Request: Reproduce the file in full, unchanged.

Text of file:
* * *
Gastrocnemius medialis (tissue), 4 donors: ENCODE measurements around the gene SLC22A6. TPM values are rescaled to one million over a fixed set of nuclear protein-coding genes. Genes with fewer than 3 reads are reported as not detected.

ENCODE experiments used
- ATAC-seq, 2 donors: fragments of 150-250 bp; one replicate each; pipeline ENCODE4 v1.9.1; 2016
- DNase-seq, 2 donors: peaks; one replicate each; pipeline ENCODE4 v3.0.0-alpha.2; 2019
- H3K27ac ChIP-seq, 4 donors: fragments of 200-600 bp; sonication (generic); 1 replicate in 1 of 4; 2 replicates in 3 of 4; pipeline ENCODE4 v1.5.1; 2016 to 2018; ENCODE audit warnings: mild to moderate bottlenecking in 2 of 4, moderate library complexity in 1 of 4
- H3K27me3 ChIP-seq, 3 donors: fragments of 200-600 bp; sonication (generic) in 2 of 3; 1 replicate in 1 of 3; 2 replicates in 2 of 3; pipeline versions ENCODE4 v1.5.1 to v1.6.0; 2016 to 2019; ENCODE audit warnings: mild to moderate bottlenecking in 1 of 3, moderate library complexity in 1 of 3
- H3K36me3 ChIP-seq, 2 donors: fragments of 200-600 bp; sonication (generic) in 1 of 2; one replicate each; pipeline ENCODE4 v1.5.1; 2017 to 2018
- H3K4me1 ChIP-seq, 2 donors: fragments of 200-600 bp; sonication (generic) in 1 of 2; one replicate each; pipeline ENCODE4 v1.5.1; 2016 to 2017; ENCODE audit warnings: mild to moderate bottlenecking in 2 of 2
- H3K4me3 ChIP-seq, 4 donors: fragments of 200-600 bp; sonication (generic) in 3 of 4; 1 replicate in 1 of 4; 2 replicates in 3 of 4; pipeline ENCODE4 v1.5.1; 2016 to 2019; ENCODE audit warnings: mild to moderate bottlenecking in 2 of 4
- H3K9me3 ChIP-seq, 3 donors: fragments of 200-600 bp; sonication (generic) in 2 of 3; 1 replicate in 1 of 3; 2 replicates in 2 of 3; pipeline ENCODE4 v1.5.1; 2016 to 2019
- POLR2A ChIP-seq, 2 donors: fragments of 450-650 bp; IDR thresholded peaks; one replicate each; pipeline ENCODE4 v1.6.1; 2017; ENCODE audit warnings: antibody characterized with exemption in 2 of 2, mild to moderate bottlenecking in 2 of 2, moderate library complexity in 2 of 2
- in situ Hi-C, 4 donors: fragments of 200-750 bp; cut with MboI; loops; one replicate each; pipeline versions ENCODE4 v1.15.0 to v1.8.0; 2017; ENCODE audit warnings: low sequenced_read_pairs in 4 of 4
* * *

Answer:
Gastrocnemius medialis (tissue), 4 donors: ENCODE measurements around the gene SLC22A6. TPM values are rescaled to one million over a fixed set of nuclear protein-coding genes. Genes with fewer than 3 reads are reported as not detected.

ENCODE experiments used
- ATAC-seq, 2 donors: fragments of 150-250 bp; one replicate each; pipeline ENCODE4 v1.9.1; 2016
- DNase-seq, 2 donors: peaks; one replicate each; pipeline ENCODE4 v3.0.0-alpha.2; 2019
- H3K27ac ChIP-seq, 4 donors: fragments of 200-600 bp; sonication (generic); 1 replicate in 1 of 4; 2 replicates in 3 of 4; pipeline ENCODE4 v1.5.1; 2016 to 2018; ENCODE audit warnings: mild to moderate bottlenecking in 2 of 4, moderate library complexity in 1 of 4
- H3K27me3 ChIP-seq, 3 donors: fragments of 200-600 bp; sonication (generic) in 2 of 3; 1 replicate in 1 of 3; 2 replicates in 2 of 3; pipeline versions ENCODE4 v1.5.1 to v1.6.0; 2016 to 2019; ENCODE audit warnings: mild to moderate bottlenecking in 1 of 3, moderate library complexity in 1 of 3
- H3K36me3 ChIP-seq, 2 donors: fragments of 200-600 bp; sonication (generic) in 1 of 2; one replicate each; pipeline ENCODE4 v1.5.1; 2017 to 2018
- H3K4me1 ChIP-seq, 2 donors: fragments of 200-600 bp; sonication (generic) in 1 of 2; one replicate each; pipeline ENCODE4 v1.5.1; 2016 to 2017; ENCODE audit warnings: mild to moderate bottlenecking in 2 of 2
- H3K4me3 ChIP-seq, 4 donors: fragments of 200-600 bp; sonication (generic) in 3 of 4; 1 replicate in 1 of 4; 2 replicates in 3 of 4; pipeline ENCODE4 v1.5.1; 2016 to 2019; ENCODE audit warnings: mild to moderate bottlenecking in 2 of 4
- H3K9me3 ChIP-seq, 3 donors: fragments of 200-600 bp; sonication (generic) in 2 of 3; 1 replicate in 1 of 3; 2 replicates in 2 of 3; pipeline ENCODE4 v1.5.1; 2016 to 2019
- POLR2A ChIP-seq, 2 donors: fragments of 450-650 bp; IDR thresholded peaks; one replicate each; pipeline ENCODE4 v1.6.1; 2017; ENCODE audit warnings: antibody characterized with exemption in 2 of 2, mild to moderate bottlenecking in 2 of 2, moderate library complexity in 2 of 2
- in situ Hi-C, 4 donors: fragments of 200-750 bp; cut with MboI; loops; one replicate each; pipeline versions ENCODE4 v1.15.0 to v1.8.0; 2017; ENCODE audit warnings: low sequenced_read_pairs in 4 of 4